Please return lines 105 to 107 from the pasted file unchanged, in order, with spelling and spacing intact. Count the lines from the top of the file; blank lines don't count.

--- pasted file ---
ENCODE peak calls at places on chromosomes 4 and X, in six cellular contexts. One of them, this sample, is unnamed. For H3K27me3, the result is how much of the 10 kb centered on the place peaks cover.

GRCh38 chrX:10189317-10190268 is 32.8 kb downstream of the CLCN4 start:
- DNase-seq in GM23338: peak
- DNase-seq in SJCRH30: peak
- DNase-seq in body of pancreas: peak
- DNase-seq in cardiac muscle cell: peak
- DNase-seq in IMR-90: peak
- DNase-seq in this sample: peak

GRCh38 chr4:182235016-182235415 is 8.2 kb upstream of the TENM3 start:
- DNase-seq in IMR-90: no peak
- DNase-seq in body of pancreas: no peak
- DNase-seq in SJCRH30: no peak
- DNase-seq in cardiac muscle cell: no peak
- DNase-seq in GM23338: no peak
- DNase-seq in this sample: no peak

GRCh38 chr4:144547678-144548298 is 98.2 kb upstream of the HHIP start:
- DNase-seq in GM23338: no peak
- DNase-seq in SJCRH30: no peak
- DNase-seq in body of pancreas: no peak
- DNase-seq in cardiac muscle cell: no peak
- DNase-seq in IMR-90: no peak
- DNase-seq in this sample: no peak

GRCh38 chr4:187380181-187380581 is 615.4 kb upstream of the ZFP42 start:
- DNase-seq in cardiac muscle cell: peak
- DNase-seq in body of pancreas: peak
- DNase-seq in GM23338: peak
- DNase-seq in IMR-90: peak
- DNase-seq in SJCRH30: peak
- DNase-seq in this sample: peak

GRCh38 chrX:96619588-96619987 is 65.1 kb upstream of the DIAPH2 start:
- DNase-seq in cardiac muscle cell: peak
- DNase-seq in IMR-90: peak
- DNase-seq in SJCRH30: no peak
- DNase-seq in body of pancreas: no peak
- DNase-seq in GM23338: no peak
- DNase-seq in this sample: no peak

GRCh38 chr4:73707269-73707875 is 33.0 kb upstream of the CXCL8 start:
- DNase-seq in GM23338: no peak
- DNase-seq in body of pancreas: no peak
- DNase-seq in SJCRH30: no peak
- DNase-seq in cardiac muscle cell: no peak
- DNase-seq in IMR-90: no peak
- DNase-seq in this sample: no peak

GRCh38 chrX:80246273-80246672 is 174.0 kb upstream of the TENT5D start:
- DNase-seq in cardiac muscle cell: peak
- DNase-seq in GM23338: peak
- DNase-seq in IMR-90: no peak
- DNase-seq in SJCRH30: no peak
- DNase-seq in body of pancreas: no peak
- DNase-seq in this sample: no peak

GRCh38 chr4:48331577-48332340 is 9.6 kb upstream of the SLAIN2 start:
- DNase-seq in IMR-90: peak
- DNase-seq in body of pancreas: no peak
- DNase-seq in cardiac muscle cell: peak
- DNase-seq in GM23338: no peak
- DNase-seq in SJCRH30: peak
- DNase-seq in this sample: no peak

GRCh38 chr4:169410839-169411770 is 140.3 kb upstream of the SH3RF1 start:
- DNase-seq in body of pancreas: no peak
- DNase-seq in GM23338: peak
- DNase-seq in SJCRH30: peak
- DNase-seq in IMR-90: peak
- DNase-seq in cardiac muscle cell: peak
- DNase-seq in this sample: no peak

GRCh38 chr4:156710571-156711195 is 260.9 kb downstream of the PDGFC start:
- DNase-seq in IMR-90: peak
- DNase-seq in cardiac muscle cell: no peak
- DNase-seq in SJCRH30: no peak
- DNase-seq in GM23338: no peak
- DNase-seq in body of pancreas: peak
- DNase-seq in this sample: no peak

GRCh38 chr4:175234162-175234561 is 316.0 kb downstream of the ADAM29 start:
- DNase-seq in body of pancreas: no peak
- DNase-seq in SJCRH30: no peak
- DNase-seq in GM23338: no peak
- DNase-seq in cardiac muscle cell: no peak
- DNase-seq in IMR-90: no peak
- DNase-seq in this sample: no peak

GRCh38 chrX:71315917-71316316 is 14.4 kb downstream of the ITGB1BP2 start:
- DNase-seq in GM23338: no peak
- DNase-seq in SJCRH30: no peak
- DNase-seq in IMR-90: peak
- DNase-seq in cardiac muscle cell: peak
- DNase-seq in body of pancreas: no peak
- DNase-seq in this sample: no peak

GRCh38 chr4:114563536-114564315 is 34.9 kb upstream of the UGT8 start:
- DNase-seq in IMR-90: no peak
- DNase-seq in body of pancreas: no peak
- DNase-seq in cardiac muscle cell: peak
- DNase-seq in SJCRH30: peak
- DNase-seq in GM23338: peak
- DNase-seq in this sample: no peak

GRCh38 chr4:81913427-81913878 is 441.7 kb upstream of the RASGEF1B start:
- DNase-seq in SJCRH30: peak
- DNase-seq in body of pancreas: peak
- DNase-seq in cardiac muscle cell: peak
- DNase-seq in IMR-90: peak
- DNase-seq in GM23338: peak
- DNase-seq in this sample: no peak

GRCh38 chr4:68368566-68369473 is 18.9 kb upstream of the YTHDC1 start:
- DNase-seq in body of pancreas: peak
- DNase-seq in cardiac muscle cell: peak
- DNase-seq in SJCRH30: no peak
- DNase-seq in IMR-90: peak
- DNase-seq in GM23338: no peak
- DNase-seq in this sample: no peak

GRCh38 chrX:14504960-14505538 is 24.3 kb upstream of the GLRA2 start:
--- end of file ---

- DNase-seq in GM23338: no peak
- DNase-seq in this sample: no peak

GRCh38 chrX:14504960-14505538 is 24.3 kb upstream of the GLRA2 start: